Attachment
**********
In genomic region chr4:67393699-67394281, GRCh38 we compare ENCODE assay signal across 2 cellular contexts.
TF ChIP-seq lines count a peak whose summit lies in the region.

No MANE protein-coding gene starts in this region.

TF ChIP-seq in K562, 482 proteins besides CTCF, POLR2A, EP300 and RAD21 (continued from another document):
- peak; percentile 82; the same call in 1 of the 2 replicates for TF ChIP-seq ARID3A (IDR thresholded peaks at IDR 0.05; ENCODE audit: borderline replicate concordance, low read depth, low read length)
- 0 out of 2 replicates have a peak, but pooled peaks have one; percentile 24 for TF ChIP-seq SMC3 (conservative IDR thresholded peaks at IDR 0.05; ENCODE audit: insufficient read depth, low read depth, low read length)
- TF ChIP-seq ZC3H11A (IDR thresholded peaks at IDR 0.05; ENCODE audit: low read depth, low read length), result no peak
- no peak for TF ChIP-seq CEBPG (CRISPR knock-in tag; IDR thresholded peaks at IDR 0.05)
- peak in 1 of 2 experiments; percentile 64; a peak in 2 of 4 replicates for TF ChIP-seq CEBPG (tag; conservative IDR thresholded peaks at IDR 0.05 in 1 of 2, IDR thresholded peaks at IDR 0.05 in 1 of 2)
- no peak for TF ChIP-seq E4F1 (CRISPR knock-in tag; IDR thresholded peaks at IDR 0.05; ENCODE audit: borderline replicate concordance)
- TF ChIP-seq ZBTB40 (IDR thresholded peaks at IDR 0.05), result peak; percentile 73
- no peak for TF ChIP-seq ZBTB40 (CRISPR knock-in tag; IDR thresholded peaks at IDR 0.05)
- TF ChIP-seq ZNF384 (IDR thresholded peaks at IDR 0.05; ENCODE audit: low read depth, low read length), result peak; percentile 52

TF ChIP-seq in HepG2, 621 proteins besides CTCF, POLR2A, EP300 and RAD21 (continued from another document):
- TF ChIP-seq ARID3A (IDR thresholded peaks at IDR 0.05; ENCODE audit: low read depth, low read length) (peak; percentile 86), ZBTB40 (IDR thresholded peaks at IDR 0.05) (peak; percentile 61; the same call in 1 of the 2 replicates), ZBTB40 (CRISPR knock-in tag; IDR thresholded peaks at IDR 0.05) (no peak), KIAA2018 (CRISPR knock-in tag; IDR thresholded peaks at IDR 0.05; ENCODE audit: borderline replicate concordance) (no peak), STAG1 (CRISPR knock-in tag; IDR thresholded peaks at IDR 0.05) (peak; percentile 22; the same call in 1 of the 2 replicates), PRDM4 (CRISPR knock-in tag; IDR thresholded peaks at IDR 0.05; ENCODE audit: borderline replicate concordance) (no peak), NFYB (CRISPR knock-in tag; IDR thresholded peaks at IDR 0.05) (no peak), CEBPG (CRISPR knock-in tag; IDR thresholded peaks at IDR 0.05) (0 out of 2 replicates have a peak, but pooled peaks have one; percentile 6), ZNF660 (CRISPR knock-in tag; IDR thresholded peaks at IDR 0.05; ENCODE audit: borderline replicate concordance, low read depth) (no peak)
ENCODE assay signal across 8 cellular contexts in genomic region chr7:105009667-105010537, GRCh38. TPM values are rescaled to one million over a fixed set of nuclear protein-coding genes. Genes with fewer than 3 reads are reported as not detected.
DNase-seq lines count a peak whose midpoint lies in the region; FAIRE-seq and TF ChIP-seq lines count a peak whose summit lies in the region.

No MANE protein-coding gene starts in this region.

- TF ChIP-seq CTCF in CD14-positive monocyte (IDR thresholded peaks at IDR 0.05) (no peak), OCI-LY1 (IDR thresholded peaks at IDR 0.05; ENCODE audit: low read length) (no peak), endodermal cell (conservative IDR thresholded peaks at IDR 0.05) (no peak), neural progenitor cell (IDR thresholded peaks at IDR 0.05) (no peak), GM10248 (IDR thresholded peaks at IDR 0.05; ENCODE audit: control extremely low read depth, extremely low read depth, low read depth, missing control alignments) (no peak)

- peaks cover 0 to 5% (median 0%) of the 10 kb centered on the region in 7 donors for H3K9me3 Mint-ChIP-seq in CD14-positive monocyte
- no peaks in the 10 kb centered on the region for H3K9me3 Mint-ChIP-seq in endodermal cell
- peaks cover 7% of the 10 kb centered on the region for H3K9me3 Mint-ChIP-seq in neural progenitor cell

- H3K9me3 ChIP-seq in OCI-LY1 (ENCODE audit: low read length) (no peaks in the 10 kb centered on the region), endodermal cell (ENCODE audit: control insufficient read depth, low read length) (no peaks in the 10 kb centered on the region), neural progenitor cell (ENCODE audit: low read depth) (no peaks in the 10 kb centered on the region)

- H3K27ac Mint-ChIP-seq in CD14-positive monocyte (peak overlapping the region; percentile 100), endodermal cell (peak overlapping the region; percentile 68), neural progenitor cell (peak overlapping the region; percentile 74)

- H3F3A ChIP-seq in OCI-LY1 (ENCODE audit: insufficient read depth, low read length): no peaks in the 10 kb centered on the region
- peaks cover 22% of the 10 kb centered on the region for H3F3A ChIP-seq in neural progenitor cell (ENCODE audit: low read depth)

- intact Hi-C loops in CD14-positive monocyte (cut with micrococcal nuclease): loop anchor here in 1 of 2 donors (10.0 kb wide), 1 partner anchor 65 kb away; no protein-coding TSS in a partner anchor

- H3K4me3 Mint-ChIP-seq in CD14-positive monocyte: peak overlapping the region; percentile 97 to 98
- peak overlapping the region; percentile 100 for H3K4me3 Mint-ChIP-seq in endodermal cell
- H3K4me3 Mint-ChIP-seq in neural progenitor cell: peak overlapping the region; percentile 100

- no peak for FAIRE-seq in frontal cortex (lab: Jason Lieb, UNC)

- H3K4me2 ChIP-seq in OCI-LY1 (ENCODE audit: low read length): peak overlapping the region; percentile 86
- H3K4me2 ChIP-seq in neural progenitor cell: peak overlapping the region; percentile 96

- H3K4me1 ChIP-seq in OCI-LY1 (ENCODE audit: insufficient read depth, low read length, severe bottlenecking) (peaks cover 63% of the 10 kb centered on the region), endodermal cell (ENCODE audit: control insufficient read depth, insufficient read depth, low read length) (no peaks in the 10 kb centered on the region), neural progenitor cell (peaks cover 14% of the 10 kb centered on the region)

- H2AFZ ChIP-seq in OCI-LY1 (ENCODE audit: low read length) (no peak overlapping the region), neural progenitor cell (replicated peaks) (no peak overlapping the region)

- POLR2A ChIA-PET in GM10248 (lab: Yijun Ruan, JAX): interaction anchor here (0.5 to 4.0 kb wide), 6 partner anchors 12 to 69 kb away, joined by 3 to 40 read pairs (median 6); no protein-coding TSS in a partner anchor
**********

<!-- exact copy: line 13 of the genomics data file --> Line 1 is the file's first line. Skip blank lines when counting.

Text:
- TF ChIP-seq ZNF384 (IDR thresholded peaks at IDR 0.05; ENCODE audit: low read depth, low read length), result peak; percentile 52